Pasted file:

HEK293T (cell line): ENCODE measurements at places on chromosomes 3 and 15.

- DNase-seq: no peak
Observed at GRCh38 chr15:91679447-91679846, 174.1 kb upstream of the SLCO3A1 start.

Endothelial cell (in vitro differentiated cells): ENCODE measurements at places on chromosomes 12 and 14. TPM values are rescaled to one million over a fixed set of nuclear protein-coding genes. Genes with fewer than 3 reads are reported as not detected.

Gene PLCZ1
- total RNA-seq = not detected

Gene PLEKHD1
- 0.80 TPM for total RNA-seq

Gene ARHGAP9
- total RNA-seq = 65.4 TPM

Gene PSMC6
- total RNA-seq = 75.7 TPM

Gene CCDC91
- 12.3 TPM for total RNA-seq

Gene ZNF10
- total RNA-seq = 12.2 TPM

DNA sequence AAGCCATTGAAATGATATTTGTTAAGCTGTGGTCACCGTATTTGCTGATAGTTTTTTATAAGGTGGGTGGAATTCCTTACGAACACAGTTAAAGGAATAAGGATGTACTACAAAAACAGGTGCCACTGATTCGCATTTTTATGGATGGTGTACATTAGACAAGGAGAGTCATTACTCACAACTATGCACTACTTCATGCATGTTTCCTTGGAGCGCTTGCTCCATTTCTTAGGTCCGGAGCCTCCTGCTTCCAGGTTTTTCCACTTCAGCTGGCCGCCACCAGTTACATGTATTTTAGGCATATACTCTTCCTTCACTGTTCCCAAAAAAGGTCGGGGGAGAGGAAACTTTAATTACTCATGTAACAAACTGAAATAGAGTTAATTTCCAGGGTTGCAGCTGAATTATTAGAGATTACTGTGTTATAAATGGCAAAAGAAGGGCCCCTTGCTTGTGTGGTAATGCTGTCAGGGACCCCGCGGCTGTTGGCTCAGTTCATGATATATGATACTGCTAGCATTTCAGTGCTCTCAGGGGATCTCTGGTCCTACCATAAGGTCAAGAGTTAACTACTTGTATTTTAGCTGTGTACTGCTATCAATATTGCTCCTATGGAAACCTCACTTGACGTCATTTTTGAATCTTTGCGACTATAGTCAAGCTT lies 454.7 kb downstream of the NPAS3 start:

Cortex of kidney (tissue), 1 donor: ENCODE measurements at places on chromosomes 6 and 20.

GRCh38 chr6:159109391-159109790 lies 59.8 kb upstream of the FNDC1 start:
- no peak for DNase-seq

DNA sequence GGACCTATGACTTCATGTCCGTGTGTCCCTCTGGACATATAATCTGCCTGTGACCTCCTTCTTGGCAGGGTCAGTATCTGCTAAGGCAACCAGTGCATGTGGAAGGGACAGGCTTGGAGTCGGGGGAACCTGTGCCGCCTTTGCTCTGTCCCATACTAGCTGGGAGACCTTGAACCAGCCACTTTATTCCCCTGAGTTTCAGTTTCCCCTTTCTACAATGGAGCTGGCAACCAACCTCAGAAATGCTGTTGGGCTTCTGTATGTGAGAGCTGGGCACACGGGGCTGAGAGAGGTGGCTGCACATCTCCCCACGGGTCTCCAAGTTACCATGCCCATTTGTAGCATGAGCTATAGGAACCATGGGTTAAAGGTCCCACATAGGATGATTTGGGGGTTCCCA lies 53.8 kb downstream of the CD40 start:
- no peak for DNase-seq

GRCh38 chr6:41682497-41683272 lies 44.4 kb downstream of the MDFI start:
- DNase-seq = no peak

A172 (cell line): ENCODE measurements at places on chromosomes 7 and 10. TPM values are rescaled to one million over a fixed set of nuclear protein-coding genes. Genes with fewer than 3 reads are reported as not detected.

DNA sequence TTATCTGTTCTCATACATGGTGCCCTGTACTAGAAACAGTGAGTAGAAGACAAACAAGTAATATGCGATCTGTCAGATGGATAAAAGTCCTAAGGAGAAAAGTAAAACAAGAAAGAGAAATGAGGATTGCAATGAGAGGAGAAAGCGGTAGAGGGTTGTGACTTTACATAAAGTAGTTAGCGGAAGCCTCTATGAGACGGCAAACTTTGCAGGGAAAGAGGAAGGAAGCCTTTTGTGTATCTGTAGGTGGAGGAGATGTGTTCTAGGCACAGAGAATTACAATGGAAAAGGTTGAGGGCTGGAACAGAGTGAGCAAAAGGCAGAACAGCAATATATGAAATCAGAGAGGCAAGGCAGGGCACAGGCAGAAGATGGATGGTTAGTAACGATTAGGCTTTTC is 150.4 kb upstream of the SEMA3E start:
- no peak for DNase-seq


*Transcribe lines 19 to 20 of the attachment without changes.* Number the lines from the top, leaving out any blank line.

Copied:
GRCh38 chr6:159109391-159109790 lies 59.8 kb upstream of the FNDC1 start:
- no peak for DNase-seq